Counseling Center: Let’s Talk About… Body Positivity

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Are we supposed to feel positive about our bodies? We receive so many messages from the media, peers and our family and friends that belittle different  bodies types and or perpetuate an unrealistic ideal or standard.

We are often compared to an impossible perfection that exists only in the world of Photoshop and modeling agencies.

We are surrounded by fat-shaming on our favorite television shows, the thin-ideal on magazine covers, powerful messages from the diet industry, judgment of others based on their sizes and shape and our own inner critic.

Don’t believe the hype. In reality, our bodies do a lot for us. Take a moment to think about how your body has served you today.

Your body helps you travel where you want to go. It helps you access information by reading, listening or watching. Your body connects you to the environment so you can feel the warmth of sunshine or the wetness of raindrops. Your body helps you communicate with others through talking, writing, drawing, or hugs. Your body holds you up. It breathes for you and regulates your temperature, circulates your blood and tells you if you are hurt. You can rest and sleep to restore your energy and overall health.

Though everyone’s body differs in levels of development, ability and skill, your body is amazing.

You are unique and special and deserve to be appreciated and loved just the way you are.

It can be helpful to intentionally focus on what you appreciate about your body each day.

Set a reminder in your phone or put a note on your mirror or wall to help you get into the habit of loving your own body.

This is your body, the only one you will have for your entire life. Take good care of it by considering the following.

Am I getting adequate sleep and rest? Do I eat a variety of foods, including fruits and vegetables? How do I strengthen and help my body? Am I listening to what my body needs or tells me?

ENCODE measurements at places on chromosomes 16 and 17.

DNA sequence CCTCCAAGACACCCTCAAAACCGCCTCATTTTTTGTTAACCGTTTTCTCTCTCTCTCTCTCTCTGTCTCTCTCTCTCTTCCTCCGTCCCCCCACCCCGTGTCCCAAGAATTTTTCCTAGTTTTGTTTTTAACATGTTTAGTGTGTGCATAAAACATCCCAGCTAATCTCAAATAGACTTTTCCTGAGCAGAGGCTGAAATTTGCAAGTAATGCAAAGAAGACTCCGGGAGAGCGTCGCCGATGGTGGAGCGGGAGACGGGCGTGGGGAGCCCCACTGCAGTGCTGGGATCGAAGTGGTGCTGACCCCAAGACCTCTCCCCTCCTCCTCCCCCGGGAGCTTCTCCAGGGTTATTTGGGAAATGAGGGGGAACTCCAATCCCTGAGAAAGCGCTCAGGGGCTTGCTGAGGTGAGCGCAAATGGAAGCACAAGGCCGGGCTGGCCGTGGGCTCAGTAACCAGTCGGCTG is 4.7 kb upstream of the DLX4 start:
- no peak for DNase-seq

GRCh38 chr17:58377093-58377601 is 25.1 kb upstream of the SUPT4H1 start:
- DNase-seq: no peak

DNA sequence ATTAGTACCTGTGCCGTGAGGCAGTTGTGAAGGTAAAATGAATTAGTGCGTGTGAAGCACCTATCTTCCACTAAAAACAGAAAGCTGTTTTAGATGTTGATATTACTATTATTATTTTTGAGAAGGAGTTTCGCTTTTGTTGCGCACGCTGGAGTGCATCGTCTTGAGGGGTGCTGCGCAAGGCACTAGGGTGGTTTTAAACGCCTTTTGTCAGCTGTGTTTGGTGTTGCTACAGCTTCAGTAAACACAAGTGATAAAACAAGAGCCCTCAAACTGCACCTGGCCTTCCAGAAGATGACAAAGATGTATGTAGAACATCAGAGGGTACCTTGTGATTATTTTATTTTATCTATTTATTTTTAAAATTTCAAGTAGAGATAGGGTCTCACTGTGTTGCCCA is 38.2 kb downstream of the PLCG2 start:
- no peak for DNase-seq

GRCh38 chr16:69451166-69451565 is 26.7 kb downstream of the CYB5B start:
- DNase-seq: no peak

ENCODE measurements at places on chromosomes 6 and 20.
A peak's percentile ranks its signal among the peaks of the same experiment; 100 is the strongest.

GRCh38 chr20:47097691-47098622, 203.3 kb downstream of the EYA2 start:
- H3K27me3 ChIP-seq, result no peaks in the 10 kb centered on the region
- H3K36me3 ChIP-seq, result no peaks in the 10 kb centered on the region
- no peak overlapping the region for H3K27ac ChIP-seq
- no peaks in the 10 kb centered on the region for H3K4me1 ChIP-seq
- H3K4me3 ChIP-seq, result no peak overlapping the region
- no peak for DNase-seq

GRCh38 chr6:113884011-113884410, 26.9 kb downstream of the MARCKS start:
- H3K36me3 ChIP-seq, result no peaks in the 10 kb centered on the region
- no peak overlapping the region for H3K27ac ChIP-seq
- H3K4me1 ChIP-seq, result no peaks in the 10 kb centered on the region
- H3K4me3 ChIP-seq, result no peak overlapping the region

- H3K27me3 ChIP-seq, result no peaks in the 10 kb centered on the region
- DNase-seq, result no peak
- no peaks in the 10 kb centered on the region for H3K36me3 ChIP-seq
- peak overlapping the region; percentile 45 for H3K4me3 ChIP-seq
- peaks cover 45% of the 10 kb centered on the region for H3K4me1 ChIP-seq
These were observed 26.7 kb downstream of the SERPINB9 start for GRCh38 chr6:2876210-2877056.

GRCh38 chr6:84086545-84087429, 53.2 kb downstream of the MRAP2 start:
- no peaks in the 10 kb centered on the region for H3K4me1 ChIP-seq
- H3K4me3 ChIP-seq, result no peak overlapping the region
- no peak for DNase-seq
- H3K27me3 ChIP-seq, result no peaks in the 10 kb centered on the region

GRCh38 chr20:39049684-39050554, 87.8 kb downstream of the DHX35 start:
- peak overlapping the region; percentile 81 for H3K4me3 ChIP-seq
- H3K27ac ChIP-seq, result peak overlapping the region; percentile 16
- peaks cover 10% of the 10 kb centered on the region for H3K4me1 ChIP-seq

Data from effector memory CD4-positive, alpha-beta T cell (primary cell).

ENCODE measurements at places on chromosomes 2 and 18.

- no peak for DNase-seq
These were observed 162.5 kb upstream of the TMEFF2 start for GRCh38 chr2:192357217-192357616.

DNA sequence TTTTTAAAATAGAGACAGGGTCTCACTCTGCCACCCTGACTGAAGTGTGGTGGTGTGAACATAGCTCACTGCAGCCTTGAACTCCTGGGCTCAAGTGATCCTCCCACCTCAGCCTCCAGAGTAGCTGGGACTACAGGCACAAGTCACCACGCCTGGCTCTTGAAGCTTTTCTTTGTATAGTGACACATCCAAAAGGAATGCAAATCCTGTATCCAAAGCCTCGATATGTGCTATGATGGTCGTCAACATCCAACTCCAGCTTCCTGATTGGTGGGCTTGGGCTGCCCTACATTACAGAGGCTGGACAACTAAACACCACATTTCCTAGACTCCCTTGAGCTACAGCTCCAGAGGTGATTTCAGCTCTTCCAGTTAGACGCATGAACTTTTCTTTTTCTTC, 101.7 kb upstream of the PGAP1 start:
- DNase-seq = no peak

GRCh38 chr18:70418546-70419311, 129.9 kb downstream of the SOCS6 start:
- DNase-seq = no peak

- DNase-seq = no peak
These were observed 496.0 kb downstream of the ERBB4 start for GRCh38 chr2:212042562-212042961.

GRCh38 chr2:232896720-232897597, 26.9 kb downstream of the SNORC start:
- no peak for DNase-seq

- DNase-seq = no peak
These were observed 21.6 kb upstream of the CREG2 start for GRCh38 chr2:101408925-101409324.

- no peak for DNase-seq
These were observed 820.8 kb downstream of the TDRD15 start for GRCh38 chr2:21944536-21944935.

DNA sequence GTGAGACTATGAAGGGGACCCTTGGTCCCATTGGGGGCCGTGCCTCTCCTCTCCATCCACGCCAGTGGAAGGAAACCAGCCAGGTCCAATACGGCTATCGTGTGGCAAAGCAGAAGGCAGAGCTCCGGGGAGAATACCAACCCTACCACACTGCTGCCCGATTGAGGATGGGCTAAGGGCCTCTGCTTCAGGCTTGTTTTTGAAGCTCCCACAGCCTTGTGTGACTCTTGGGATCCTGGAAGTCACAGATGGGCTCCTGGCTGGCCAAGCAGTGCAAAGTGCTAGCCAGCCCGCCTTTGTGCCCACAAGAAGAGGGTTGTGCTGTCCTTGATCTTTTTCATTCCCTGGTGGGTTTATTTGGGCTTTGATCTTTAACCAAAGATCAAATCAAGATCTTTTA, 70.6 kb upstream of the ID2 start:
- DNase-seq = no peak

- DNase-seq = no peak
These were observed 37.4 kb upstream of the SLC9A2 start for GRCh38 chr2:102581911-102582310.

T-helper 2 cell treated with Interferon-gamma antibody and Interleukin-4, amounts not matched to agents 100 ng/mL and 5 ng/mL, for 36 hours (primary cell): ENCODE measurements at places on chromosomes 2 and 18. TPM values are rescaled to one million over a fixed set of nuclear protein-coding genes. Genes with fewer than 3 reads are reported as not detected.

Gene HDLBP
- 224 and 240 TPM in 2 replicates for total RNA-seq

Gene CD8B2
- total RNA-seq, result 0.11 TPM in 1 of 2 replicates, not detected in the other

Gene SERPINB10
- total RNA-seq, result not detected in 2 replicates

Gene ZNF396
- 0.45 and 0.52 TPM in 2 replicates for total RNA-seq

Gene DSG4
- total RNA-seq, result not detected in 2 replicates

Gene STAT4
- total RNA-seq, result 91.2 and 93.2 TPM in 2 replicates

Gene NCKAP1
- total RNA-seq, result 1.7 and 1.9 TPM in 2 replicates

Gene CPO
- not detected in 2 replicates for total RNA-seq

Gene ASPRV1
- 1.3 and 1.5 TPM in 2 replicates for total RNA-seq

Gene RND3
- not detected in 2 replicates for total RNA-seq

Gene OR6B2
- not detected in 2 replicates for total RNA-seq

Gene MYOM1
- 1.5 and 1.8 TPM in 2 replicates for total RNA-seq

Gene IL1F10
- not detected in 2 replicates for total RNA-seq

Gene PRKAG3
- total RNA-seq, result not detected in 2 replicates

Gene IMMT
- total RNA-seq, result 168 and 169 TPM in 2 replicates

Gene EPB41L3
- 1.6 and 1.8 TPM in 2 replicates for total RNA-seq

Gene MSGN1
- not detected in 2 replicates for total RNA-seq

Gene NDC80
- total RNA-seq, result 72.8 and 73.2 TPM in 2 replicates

How else can you build body positivity? Try to limit exposure to media that tells you your appearance is inadequate.

Try to feed yourself when you are hungry. Try to be attentive to how different foods taste and how they make you feel. Try to honor your body’s signals of fullness.

Experiment with enjoyable ways to move your body. Look kindly at your body and treat it with love and respect.

Be gentle with yourself and give yourself time to unlearn old negative thoughts and habits. Changing how you feel about your body takes time, practice and support.

When we do not like our bodies, we tend not to take good care of it. Negative body image is linked to poor overall life quality.

Often we feel that if only we looked a certain way or were a certain size, then everything else would fall into place.

Sometimes it can be helpful to instead directly address areas of your life with which you are unhappy and want to change.

If you struggle with embracing a positive body image, it may be helpful to connect with The Body Project, a body acceptance group coming to campus in April through Campus Wellness and the Counseling Center, or talk with a therapist at the Student Counseling Center.

You do not have to struggle alone and recovery is possible.

For further reading, check out these websites: and


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